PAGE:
When the Cleveland Browns got to Training Camp, it was clear that the roster was more talented than in years past. Not only was it more talented but it was also still quite young. The team brought in the best free agent QB, which isn't saying much, that changed teams this off-season, Josh McCown, signed two veteran wide receivers, Dwayne Bowe and Brian Hartline, and drafted a stud to upgrade their league worst run defense, Danny Shelton.
The current 53 man roster speaks to a number of things about the team:
Joe Banner's Late Departure and Ray Farmer's Late Arrival Still Haunting
When Jimmy Haslam decided to move on from Joe Banner and Mike Lombardi, they had already hired HC Mike Pettine and were behind other teams making a switch in the Front office. While Ray Farmer had been with the Browns as the Assistant GM, his philosophy does not lineup directly with that of Banner and Lombardi. With the late change, the Browns were not only a month behind but had to rebuild their scouting department, grades and start over from scratch to some extent.
The Browns continue to be haunted by that. With limited time, it seems like the Browns had to take some short cuts and background/character checks were not done to the depth needed. Johnny Manziel and Justin Gilbert have struggled in part, or whole, due to character issues. Now this weekend Terrance West was traded for close to nothing because of reported similar issues. Have to wonder if their limited time to prepare is the reason Farmer was comfortable only bringing in 6 players, trading away a number of picks, including to trade up for West.
Farmer added to his Front Office prior to this season but also may have gone in the opposite direction to draft "choir boys." Disregarding character is a poor decision as much as overemphasizing it can be. Only two players from Farmer's first draft, Joel Bitonio and Christian Kirksey played regularly their rookie year, with hope that Pierre Desir will produce this year. Either way, Browns are paying for the late Banner/Farmer decision.
Playing for the Now (i.e. Special Teams Matter)
The Browns made it clear that winning this season is important to them. From statements made by Haslam, Farmer and Pettine to drafting Shelton who can impact the team quickly, the Browns want to win. Their 53 man roster was another statement about winning now. The Browns kept three players who are basically special teams players, over long term, upside players.
Johnson Bademosi, Marlon Moore and Tank Carder will rarely, if ever, see the field on offense or defense. However, special teams is the other third of the game. Bademosi, Moore and Carder provide the team with great coverage, as well as blocking for returns. Instead of keeping Josh Lenz, Vince Mayle or Hayes Pullard, the Browns made a clear statement about wanting to win Special Teams.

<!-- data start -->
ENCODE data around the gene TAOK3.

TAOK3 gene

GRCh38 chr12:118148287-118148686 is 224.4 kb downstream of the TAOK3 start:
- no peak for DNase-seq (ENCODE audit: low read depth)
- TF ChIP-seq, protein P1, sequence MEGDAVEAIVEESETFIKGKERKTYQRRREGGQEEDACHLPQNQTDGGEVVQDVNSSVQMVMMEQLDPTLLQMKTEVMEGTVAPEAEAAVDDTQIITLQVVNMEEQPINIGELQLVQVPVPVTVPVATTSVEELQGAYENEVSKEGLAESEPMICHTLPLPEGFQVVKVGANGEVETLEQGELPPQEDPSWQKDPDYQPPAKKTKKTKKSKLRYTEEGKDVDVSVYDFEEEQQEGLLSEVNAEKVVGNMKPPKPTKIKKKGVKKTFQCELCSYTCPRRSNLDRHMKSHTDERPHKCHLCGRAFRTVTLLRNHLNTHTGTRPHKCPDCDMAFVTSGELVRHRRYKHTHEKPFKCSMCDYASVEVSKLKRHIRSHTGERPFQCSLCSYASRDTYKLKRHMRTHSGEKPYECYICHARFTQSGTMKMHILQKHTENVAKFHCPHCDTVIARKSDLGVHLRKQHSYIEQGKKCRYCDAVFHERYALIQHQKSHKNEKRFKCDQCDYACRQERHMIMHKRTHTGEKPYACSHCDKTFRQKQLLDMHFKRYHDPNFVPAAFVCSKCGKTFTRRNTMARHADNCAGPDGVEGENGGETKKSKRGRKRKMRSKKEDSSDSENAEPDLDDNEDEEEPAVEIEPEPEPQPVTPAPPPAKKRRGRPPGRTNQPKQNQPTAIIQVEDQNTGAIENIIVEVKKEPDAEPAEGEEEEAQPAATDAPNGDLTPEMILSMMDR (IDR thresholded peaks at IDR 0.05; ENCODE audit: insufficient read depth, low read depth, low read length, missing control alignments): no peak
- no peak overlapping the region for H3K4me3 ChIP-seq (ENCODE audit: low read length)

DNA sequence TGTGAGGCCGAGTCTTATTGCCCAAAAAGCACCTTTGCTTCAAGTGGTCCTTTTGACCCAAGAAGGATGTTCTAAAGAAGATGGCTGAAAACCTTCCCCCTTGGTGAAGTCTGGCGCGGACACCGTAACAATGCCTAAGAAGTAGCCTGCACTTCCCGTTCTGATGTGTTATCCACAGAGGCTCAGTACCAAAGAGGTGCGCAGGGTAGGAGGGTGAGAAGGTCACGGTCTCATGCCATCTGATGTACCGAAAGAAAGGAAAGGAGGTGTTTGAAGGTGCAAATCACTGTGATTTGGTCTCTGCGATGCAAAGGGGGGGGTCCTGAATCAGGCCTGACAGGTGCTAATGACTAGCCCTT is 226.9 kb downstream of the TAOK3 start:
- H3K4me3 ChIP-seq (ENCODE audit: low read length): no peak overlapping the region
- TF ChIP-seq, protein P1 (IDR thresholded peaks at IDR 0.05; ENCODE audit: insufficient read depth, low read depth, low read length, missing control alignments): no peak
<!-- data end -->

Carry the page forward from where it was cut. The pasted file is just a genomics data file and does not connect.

Trading for punting standout Andy Lee was another off-season move to have a great Special Teams group. He has been great all preseason and has fans excited for how he can turn the field.
Pettine has made it clear that versatile players on the defensive side of the ball is key. Kirksey can play inside and out. Desir, Bademosi and Jordan Poyer have played both corner and safety. Malcolm Johnson and E.J. Bibbs will play both tight end and fullback. On the defensive line, the Browns kept players who can play inside and outside on the line, as well as players like Armonty Bryant who can play with his hand down as well as standing up as an outside linebacker.
The biggest name in the versatile, upside group is obviously Terrelle Pryor. Pryor didn't show much during the preseason but showed enough versatility and upside that the Browns couldn't cut him. Pryor is the big receiver with great speed and impressive hands. His work ethic has excited the team but his versatility will be key.
When Pryor talked about playing the "Slash role" I was concerned that he didn't want to invest at the receiver position alone, as the Browns had publicly stated he should. It looks like the team has, or had already, decided that Pryor's role would be slash oriented. In his lone game, he took direct snaps as well as outside at receiver. In practice he was used on end arounds and reverse passes.
Not only is Pryor versatile, like many other players on the Browns, but he also has high level upside that doesn't exist anywhere else on the Browns roster. In a year or two, Pryor could be a top level receiver that is currently not on the Browns roster.
The Browns were setback by the timing of GM Ray Farmer's hiring last year, and those sins are coming back to haunt us. Yet the team clearly plans to win with special teams and versatile players with upside. While the offense may not be where fans want it to be, the Browns have setup to have an elite defense and special teams. Winning those two phases of the game, along with a great offensive line and some versatile talents on offense, is the Browns plan to win.
Will they? We shall see!
What big picture takeaways did you see from the Browns 53 man roster?